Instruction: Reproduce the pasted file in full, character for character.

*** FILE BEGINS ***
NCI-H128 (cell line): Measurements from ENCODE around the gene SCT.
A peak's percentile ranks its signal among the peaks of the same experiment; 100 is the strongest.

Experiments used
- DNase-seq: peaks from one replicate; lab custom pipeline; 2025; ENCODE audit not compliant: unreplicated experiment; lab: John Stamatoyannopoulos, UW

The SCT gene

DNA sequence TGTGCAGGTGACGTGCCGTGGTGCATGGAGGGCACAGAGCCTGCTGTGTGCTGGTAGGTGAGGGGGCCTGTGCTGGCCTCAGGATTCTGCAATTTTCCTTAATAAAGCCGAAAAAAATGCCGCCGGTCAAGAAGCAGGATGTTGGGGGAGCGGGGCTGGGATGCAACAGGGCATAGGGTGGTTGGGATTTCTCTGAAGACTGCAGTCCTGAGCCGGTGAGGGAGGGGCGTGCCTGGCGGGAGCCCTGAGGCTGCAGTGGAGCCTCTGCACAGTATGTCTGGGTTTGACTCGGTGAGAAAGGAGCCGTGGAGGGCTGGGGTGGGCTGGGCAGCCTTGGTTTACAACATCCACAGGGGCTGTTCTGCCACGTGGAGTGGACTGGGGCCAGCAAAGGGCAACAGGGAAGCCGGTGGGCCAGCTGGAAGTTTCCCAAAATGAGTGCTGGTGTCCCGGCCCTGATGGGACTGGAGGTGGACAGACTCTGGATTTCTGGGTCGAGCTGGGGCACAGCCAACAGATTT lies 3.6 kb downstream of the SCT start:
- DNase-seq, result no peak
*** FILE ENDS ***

NCI-H128 (cell line): Measurements from ENCODE around the gene SCT.
A peak's percentile ranks its signal among the peaks of the same experiment; 100 is the strongest.

Experiments used
- DNase-seq: peaks from one replicate; lab custom pipeline; 2025; ENCODE audit not compliant: unreplicated experiment; lab: John Stamatoyannopoulos, UW

The SCT gene

DNA sequence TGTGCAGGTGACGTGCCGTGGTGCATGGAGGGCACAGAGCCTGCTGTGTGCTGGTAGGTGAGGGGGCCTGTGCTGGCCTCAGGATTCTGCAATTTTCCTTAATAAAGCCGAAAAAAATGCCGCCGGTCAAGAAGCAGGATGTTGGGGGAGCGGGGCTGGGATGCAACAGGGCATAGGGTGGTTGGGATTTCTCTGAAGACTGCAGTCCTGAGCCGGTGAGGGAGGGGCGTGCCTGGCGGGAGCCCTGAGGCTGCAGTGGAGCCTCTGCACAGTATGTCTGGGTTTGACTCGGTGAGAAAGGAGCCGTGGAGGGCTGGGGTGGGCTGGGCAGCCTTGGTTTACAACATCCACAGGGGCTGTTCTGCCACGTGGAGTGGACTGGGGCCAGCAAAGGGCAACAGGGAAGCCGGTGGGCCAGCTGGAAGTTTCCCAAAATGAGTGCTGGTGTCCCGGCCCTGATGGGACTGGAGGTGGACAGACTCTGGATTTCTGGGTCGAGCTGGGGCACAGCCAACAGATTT lies 3.6 kb downstream of the SCT start:
- DNase-seq, result no peak